The best part of spring training is knowing that the Cardinals have so many talented young players, busy at work. They’re trying to improve. They’re trying to make a positive impression. They’re trying to find the way to St. Louis – in 2023, or soon after.
Jordan Walker demonstrated this in Sunday’s exhibition game by plastering an inside fastball thrown by Miami’s Johnny Cueto. Uh-oh. Walker’s three-run homer officially scudded 430 feet and symbolically closed some distance between Triple A Memphis and the big club in St. Louis.
Nolan Gorman has fixated on eliminating his primary weakness, the high fastball, and is making progress. Dylan Carlson has bulked up in an effort to have more strength and endurance in 2023. Brendan Donovan has made some changes to his body, his bat, and his swing … and powered a homer in Saturday’s exhibition opener. Moises Gomez – who led the minors in homers and slugging percentage last season – already has said a loud hello with hard-contact samples of his power. My fellow statheads are gushing over Lars Nootbaar and his chance to have a breakout full season after having a startlingly good second in 2022.
(Side note: Tyler O’Neill isn’t a newbie — he’ll be 28 in June — but he’s trying to reinvent himself as a center fielder after working to shape a more flexible body over the winter. So in his own way, O’Neill is still developing.)
But take a look around at the younger Cardinals. There’s so many of them … too many to put on the 2023 opening-day roster. This is a strength-in-numbers situation. In addition to the guys I’ve already mentioned, there’s future starting shortstop Masyn Winn, outfielder Alec Burleson and professional hitter Juan Yepez – plus highly regarded pitching prospects Tink Hence and Gordon Graceffo. And others that I won’t mention for now.
Think about Burleson for a moment. Here’s a guy who won his league batting title (.331) and rolled up a .905 OPS at Triple A Memphis last season, and he’s barely getting a mention in camp. It’s a crowded outfield, with no shortage of options at DH, and that’s a good sign for the Cardinals.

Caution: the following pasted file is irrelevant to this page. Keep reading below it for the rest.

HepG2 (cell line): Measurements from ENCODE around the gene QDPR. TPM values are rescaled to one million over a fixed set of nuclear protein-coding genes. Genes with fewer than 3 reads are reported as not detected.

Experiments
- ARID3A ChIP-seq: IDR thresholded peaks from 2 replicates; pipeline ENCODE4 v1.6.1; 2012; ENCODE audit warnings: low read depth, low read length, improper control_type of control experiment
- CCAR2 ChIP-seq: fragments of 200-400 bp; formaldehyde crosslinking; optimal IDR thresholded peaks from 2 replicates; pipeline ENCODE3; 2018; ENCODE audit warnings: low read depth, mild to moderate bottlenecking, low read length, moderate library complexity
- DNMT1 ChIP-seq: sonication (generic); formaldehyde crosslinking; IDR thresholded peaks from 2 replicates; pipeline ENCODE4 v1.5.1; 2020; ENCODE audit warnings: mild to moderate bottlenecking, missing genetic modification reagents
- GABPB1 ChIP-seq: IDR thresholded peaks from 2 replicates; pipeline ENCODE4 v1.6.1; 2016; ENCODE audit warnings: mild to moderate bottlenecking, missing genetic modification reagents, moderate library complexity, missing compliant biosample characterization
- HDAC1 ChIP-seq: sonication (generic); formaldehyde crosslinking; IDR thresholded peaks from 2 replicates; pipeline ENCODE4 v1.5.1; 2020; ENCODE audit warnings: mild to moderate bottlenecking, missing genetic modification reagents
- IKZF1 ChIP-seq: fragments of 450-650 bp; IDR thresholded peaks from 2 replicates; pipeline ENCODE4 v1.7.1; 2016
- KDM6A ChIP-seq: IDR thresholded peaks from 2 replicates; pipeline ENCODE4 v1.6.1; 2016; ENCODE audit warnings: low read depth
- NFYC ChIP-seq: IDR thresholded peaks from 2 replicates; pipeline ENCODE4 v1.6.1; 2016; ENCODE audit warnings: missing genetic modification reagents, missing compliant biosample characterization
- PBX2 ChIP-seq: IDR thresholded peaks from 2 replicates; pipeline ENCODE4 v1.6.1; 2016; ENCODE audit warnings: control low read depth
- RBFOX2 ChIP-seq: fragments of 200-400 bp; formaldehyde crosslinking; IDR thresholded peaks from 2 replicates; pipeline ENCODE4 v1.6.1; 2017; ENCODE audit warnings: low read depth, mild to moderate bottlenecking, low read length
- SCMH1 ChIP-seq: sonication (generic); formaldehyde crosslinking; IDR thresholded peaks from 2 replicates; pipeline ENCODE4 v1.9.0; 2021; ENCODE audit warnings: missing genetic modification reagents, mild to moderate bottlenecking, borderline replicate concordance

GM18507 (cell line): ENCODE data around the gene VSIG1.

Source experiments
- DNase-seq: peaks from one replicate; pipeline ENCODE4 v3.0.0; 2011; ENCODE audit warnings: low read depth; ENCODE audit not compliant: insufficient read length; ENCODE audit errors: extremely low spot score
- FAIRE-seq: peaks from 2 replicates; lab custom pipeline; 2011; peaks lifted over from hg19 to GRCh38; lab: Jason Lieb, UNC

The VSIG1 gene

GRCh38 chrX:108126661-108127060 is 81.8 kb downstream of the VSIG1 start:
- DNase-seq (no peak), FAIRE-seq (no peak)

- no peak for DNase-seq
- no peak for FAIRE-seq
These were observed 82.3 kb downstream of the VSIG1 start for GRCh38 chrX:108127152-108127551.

The early days of spring training mean little in terms of counting statistics. Many a media person – including this typist – have experienced rapid respiration issues while overreacting to Grapefruit League stars who quickly fade.
But as a general principle, it’s OK to put trust in the younger St. Louis players. I say that because of the Cardinals’ recent upturn in drafting or developing talent. It is an opinion supported by the numbers when we compare how all 30 organizations have done in reaping meaningful contributions at the MLB level.
Since the beginning of the 2019 season the Cardinals are one of only six MLB teams that have competed in the postseason in each of the last four seasons.
And the Redbirds have gotten it done with the young players forming a meaningful part of the team’s solid foundation. Their busiest rookies have been more than a bunch of spare parts; their performances have mattered. More on that in a minute.
As we’ve all said a million times, the Cardinals benefit from having headquarters in the low-grade NL Central. Their second–rate home base lessens the challenge of qualifying for the postseason.
That said, the Cardinals didn’t force the Cubs, Reds and Pirates to go into the rebuilding mode and sink to an overall record below .500 over the past four years. The Cardinals don’t choose their schedule. The players have a job to do against all teams – abysmal opponents included.
Now, let’s get back to discussing the kid Cardinals and the role they’ve played during STL’s run of four consecutive postseasons. I went to FanGraphs to come up with these breakdowns:
— Since 2019, rookie-eligible St. Louis position players lead the majors with 11.8 Wins Above Replacement (WAR.) And their rookie hitters are tied for third in MLB in park-and-league adjusted runs created (wRC+.) The rooks were also fourth overall in wOBA.
(Note: I don’t use wOBA much in these columns, but it’s a valuable metric that I should cite more often. Here’s the definition as presented at MLB.com: wOBA is a version of on-base percentage that accounts for how a player reached base — instead of simply considering whether a player reached base. Example: a double is worth more than a single)
— From 2019 through 2022, rookie-eligible Cardinal pitchers were 14th in WAR, which isn’t great … but still above average. Using a more traditional stat, St. Louis rookie pitchers were fourth among the 30 teams with a 3.83 ERA over this time frame and produced the 10th-highest number of innings. Their rookie starting pitchers ranked third in ERA, 4.01. Their rookie relievers were fourth in ERA, 3.68
Now let’s look at young players, period. Rookies and veterans that were no older than 25 during this four-season stretch from 2019 through 2022: